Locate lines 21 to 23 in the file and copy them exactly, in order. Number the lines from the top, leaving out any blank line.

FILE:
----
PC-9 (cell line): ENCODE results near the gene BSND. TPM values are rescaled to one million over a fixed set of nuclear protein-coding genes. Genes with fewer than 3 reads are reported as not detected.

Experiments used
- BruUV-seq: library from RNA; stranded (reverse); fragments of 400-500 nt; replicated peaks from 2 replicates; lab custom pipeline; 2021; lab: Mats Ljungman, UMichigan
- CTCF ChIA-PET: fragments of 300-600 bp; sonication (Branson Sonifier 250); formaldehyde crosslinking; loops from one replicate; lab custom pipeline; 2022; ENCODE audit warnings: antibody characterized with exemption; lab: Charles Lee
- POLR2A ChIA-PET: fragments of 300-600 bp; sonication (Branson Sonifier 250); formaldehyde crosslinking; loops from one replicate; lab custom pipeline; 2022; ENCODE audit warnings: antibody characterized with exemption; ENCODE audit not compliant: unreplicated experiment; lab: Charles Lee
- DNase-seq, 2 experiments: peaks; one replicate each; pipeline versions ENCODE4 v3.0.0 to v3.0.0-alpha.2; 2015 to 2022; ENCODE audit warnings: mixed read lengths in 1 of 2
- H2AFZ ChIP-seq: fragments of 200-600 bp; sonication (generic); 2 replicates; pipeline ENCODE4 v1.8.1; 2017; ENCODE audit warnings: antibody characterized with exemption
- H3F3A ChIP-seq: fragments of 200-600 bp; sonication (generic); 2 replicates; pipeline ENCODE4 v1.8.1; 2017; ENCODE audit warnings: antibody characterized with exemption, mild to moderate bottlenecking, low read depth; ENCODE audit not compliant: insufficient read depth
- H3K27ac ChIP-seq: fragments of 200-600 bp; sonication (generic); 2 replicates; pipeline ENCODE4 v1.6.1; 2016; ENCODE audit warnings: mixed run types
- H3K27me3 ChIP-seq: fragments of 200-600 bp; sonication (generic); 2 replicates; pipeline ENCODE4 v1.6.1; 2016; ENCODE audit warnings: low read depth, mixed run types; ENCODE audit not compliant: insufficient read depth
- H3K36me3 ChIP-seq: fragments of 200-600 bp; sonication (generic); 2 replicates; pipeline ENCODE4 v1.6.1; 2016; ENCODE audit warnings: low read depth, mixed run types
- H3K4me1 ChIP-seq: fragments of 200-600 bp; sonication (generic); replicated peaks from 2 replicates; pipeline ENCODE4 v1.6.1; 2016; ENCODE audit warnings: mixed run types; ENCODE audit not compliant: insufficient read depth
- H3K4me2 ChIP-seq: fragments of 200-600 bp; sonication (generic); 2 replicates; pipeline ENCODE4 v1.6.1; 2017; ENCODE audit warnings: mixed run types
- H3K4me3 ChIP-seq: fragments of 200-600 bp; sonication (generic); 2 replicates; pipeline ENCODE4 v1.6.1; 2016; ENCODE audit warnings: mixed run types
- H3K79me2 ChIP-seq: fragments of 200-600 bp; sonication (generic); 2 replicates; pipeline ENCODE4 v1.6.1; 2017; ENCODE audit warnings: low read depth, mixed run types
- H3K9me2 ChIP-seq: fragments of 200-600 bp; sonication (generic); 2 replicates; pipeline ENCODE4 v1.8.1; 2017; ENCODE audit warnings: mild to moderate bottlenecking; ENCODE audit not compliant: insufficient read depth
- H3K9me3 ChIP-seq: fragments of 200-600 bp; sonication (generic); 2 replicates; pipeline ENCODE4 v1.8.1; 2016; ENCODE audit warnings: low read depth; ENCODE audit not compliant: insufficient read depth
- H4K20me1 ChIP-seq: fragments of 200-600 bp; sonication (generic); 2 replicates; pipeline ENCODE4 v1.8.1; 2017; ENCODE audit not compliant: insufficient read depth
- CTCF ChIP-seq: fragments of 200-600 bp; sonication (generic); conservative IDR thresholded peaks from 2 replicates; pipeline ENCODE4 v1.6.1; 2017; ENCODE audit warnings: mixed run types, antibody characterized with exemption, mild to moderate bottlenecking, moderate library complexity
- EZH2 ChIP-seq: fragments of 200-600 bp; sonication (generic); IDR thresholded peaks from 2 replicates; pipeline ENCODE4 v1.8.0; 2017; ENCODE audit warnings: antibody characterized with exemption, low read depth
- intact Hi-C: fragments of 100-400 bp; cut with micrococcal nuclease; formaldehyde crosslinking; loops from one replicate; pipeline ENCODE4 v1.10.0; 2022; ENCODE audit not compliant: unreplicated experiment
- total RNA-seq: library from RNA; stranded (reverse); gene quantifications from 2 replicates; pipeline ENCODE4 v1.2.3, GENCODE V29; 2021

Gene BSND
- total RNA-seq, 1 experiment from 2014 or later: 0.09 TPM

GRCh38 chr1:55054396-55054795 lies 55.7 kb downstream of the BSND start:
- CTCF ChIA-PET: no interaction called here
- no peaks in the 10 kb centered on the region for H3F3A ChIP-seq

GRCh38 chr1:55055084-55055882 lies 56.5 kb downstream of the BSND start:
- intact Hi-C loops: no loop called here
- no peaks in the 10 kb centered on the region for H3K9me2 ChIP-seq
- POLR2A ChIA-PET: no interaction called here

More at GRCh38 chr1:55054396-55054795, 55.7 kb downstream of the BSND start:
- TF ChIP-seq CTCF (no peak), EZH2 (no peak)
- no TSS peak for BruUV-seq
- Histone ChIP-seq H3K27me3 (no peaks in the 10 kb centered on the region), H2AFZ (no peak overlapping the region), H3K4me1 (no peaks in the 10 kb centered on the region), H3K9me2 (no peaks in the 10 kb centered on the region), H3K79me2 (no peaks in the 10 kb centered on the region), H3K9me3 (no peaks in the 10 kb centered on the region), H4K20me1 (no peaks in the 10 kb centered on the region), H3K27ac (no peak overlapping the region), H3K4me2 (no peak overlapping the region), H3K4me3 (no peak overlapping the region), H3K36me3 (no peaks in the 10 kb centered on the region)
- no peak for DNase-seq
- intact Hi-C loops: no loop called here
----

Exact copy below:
- intact Hi-C: fragments of 100-400 bp; cut with micrococcal nuclease; formaldehyde crosslinking; loops from one replicate; pipeline ENCODE4 v1.10.0; 2022; ENCODE audit not compliant: unreplicated experiment
- total RNA-seq: library from RNA; stranded (reverse); gene quantifications from 2 replicates; pipeline ENCODE4 v1.2.3, GENCODE V29; 2021

Gene BSND